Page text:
The Stanislaus County Board of Supervisors recently honored Clerk Recorder Lee Lundrigan, who is retiring after nearly two decades of overseeing the county’s most important exercises – voting.
At the Dec. 11 Board meeting, Stanislaus County CEO Jody Hayes commended Lundrigan for her many accomplishments as just one of six elected officials who represent the entire county. First elected in 2002, Lundrigan has administered official services for tens of thousands of marriages and provided access to hundreds of thousands of business filings, records and real property documents.
Lundrigan also held the title of the County’s Registrar of Voters, ensuring local elections ran smoothly by registering voters, accepting candidate nominations and conducting the elections themselves.
“That is a lot of work,” chuckled Hayes while reading off everything Lundrigan was responsible for during her tenure.
Raised on her family’s walnut ranch in Escalon, Lundrigan is a graduate of Escalon High, Modesto Junior College, California State University, Chico and Humphrey’s Law College in Stockton. Prior to becoming clerk-recorder, she served as an active business and employment law attorney and was motivated to run for office following the Sept. 11 attacks.
As county clerk-recorder, Lundrigan oversaw over 2.17 million property documents recorded with 375,000 copies issued, 280,000 vital records recorded for births, deaths and marriages with 435,000 certified copies issued, 46,000 marriage licenses issued and $98 million in certificate fees. Lundrigan also oversaw 11,000 wedding ceremonies.
“I would imagine you’ve been in your fair share of wedding photos,” said Hayes.
During her time as county registrar, Lundrigan and the county elections team conducted over 2.5 million election ballots during 43 elections, oversaw the examination and verification of 1.5 million signatures on candidate petitions and processed over 800,000 voter registration forms. During her tenure, 128 local measures were voted onto Stanislaus County ballots.
“In all the times that I did observe the elections – which was close to 40 times – I never found any issue at all with the count of the elections,” Supervisor Jim DeMartini told Lundrigan. “It was very well-organized and it’s actually improved through the years, so I compliment you on that because everyone wants a fair, fast and accurate count of the elections — especially those that just live and die by it.”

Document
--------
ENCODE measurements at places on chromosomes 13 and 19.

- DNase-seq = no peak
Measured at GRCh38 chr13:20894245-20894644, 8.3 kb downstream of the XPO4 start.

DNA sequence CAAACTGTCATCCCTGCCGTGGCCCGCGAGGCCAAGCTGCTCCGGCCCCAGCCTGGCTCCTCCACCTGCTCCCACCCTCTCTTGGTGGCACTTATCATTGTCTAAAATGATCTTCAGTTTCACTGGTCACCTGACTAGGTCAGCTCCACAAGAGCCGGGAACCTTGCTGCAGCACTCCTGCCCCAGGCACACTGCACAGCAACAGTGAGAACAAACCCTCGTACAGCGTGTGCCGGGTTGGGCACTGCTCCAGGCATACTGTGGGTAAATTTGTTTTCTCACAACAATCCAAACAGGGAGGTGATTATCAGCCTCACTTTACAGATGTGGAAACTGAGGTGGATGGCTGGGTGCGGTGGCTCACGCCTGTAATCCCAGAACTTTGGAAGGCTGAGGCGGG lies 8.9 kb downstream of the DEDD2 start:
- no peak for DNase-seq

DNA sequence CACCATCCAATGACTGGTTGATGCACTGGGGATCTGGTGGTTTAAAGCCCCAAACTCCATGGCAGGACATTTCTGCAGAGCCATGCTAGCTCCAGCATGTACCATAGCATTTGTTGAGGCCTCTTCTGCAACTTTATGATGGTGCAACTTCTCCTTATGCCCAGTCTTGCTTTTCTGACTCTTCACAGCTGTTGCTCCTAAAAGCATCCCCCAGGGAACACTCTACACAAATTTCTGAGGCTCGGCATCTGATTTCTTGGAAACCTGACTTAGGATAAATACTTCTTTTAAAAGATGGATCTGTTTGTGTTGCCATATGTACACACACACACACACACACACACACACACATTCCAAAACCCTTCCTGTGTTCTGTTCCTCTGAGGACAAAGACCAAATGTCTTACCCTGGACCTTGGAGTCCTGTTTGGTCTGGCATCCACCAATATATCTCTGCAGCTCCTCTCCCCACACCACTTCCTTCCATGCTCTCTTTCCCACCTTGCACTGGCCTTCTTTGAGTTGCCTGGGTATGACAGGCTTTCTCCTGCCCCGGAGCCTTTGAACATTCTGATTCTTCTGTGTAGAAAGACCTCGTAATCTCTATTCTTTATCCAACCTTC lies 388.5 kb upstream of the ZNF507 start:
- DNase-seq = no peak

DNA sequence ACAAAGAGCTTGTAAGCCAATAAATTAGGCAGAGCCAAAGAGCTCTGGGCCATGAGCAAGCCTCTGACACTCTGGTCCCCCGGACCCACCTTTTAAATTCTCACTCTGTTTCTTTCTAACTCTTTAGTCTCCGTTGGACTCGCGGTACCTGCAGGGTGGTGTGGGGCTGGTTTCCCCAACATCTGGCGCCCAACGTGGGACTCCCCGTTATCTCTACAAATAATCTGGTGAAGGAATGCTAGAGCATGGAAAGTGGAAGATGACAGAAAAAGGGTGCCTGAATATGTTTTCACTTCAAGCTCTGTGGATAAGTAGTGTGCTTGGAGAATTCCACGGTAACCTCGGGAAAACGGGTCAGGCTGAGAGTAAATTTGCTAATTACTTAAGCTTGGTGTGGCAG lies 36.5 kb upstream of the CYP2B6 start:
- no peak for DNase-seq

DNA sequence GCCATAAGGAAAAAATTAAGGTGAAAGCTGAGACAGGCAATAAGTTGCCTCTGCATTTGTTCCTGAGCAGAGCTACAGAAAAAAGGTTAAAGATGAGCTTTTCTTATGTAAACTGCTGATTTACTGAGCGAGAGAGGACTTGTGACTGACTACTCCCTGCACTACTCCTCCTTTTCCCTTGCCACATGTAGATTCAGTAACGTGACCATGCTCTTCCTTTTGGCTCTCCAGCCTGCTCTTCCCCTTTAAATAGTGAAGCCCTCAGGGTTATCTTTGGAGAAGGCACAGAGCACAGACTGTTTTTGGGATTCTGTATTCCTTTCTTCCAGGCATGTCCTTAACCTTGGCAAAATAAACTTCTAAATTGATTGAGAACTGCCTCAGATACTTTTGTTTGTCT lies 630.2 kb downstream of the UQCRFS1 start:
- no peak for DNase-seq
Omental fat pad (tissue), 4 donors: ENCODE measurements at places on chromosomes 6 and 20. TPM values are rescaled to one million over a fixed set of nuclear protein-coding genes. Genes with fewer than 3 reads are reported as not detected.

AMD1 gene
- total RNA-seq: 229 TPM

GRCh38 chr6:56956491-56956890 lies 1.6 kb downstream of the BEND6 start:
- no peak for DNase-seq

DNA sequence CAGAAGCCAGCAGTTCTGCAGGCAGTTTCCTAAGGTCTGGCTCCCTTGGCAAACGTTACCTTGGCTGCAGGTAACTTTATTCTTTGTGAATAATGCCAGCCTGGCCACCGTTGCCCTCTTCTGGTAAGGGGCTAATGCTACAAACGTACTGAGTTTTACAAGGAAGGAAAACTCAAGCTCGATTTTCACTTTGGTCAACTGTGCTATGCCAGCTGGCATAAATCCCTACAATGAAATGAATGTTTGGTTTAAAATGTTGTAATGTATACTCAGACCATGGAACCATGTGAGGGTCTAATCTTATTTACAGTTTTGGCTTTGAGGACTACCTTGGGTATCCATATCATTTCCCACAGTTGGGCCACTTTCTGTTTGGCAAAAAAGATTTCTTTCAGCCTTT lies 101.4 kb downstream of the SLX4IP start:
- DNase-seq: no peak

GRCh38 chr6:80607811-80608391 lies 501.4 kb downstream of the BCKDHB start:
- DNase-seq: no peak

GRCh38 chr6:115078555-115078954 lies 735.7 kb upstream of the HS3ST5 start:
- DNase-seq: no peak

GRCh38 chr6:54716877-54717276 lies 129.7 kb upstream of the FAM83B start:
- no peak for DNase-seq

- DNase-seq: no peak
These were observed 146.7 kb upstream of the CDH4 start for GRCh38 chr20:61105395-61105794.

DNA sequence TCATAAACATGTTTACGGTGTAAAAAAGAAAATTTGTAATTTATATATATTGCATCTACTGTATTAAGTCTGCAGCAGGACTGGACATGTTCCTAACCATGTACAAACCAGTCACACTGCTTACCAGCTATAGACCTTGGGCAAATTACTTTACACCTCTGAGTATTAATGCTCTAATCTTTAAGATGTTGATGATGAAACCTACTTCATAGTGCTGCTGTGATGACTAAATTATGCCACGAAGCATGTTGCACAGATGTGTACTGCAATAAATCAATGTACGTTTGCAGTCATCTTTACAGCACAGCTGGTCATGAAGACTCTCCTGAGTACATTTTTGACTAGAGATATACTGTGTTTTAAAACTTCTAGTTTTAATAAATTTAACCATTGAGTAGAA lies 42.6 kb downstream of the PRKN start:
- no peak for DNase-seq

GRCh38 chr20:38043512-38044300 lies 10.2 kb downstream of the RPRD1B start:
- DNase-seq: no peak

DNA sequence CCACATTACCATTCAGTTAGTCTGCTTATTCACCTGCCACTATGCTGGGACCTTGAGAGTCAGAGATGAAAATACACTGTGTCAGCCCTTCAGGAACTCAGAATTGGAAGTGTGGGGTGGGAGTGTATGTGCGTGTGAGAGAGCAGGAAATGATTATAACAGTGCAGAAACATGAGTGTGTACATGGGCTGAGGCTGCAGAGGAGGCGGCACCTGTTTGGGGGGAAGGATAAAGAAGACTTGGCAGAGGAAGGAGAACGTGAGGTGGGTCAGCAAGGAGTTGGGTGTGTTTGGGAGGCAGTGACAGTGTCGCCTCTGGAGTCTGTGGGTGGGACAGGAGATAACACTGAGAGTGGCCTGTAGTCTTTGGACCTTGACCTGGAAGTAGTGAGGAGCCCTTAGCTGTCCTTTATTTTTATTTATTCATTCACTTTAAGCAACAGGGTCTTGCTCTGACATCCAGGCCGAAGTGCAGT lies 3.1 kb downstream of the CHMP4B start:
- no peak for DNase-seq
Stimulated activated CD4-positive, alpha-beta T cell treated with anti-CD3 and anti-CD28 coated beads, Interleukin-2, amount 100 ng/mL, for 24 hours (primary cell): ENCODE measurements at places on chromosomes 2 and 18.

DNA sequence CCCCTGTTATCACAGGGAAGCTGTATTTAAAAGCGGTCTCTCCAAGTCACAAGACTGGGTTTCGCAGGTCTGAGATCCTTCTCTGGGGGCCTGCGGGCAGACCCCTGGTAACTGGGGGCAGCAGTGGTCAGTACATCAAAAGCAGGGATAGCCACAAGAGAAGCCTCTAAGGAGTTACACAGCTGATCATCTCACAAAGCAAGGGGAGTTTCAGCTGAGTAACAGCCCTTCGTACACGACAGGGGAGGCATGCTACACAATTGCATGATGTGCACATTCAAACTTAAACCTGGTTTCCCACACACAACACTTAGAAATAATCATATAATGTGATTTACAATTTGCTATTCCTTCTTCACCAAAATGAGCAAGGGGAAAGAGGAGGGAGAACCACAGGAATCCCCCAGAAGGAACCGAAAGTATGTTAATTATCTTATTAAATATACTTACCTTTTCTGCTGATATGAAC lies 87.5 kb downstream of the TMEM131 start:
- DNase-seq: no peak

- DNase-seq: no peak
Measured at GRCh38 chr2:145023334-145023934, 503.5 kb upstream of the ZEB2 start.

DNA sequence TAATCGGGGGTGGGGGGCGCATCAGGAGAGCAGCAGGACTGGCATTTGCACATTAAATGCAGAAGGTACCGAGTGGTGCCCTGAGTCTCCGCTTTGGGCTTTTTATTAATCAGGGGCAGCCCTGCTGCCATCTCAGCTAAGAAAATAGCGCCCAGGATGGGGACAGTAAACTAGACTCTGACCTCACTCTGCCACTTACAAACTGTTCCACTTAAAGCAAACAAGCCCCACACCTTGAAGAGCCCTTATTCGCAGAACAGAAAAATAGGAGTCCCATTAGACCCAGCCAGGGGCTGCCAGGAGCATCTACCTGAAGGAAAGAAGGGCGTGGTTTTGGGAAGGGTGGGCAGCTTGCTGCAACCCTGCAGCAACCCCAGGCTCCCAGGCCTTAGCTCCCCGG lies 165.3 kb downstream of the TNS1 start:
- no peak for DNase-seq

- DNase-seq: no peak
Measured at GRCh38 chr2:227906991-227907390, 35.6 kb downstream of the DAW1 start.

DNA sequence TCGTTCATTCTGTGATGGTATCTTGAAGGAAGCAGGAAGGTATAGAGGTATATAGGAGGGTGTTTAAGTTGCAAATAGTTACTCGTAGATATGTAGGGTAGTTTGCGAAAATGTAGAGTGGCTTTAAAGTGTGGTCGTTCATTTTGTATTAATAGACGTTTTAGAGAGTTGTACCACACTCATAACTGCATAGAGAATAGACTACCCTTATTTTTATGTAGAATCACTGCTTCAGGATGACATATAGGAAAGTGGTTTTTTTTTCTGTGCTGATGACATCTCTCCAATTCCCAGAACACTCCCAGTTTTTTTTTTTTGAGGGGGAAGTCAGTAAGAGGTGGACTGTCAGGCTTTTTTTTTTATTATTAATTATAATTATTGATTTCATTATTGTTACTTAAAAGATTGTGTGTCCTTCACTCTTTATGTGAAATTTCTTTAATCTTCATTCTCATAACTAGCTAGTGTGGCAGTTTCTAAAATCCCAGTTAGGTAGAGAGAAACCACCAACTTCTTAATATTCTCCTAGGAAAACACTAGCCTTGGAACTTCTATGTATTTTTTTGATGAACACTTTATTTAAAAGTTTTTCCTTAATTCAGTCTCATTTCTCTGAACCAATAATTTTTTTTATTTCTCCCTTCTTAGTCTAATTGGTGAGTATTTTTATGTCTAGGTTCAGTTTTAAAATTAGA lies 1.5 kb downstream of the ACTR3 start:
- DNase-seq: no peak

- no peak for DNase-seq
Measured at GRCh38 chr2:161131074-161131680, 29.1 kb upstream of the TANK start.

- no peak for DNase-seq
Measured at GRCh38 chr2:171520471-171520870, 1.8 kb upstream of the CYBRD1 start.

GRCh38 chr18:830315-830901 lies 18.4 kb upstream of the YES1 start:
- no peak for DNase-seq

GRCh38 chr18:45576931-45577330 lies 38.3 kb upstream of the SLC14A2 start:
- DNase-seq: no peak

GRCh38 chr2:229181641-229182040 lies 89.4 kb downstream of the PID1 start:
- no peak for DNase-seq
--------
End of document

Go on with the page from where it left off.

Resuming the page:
During her four terms, Lundrigan worked to make voting in Stanislaus County an easier process. She took the area from its former punch card voting method into the new age, giving residents the ability to become permanent absentee voters, vote on touch screen and optical scan voting systems, and even partake in a new voting system which was purchased through Lundrigan’s work with a panel including all nine city clerks within Stanislaus County.
“For those who remember the punch card voting, it was quite something. It caused lots of controversy after the 2000 election,” Lundrigan said. “We quickly moved into the current status that we have now, which marks the ballot and runs it through the counting machines.”
On Jan. 7, Lundrigan’s successor will be sworn in. Donna Linder, who is currently serves under Lundrigan as the Assistant Clerk Recorder and has been employed in the office since 2003, ran unopposed in the June Primary Election and will take over upon Lundrigan’s retirement.
At the Board meeting, Lundrigan took time to thank those who have supported her role as clerk-recorder — one that directly touched the lives of all people in Stanislaus County.
“It has been an interesting and unique journey, and I’ve had really, really wonderful people to do it with,” she said. “Thank you all for this wonderful ride. It’s been such a pleasure and a lot of work at the same time, but everything we do in the county, we work for the people.”